Can you sell your soul?

I saw this article today on fark.com and it started me thinking: has any religious denomination specifically addressed whether you can buy/sell/trade/loan/mortgage a soul? Or how your afterlife might play out should you acquire (or lose) one or more? Do any of the major religions that believe souls exist have any prohibitions in trading them in a free market?

Modern Catholic doctrine holds that your soul belongs to God. My conclusion would be that you can’t sell your soul, because it’s not your property to dispose of.

The Freakonomics podcast recently had an episode on this topic: http://www.freakonomics.com/2012/05/07/soul-possession-a-new-freakonomics-radio-podcast/

Who would buy it? Where are you going to sell it? There’s a policy about body parts on eBay. Also, do you have a value in mind, as in dollars and cents or would you take fair value in trade? There’s a lot to consider.

ETA: It’s probably not a bad idea to have an extra one on hand. In case the first one goes bad, or something

Are there any buyers?

What if you sell your soul and neglect to tell the buyer that you already sold your soul once in 1977 for Bee Gees tickets and then again in 1983 for half a mallomar?

The answer to this would depend on who is dictating the “can” or “can’t.”

The Catholic church would certainly forbid it. It isn’t yours to sell. I don’t know how Islam, Judaism, etc. feel about it but I would suspect their doctrine is similar.

The question, then, is whether such a transaction would be legal under US law. I think the direct transaction would be illegal, because the seller would be offering something that does not exist. It would be the same as if I tried to sell you a cage full of captured fairies–even if you believed the cage was, in fact, full of fairies, I would still be defrauding you.

A possible legitimate variation would be: “In return for valuable consideration, the receipt of which is hereby acknowledged, I promise to surrender my soul and all rights to it, in the event that souls prove to exist and are transferable.” This is a promise-consideration contract that depends on a contingency; perfectly valid under the UCC. It’s not terribly different from buying/selling insurance. In fact, think of it as a reverse Pascal’s wager: I sell my soul to you for $10. I am gambling an eternity of torment (for trying to sell my soul) or nonexistence (for succeeding) in return for enough to pay for a decent lunch. Now, if I don’t believe in souls or the afterlife, I am getting a free lunch in return for taking an infinitesimal risk.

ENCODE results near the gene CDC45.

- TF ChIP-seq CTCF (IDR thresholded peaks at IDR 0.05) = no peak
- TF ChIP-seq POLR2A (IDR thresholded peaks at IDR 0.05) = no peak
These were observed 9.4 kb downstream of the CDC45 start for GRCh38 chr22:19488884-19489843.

Caveat emptor. The buyer should ask for current title and registration.

Meh. EBay and their crazy rules. Years ago I was high bidder on an item and eBay came along and closed the auction. It was a beautiful leather bound bible in fantastic condition. Best of all, it was autographed, “Keep on Truckin, your pal, Jesus”. Now there’s a collector’s item!

A better arrangement, surely, would be to lease your soul for a limited, fixed period. Perhaps you could also sell time shares in it.

IMHO You can sell your soul as often as you can find buyers, it regenerates.:smiley:

First sell your soul a wholey owned LLC. Then let that entity handle the leasing.

There are those who would argue that the soul is the software that runs on the hardware that is the brain. In that case a license model, with an EULA, seems most relevant. Even if, as some have have claimed in this thread, all souls actually belong to God (cf. Microsoft), according to the recent ruling of the European court, in Europe, at least, it is legal to sell the license and thus the right to use the soul.

Google (“Do be evil!”) or Facebook (“Steal your face right off your head”) seem to be the most likely candidate buyers.

While parts of the OP will have factual answers, the opinions side causes me to move this from General Questions to IMHO.

samclem, Moderator

Then sell shares of stock, retaining at least 51%. Privately, at first, but imagine the IPO down the pike…

Milhouse?

Of course, if you know for a fact that you’re really sitting on a turkey of a soul, you can sell off the remaining 49% as many times as you want.

I never see that episode in reruns, it always seems like they show the last few seasons over and over.

Good luck investing in my soul, suckers. Ever hear of “vaporware”?

I wrote a bit on this.

I also bought souls as part of an art project in college. I found most people were willing to give me their souls for nothing.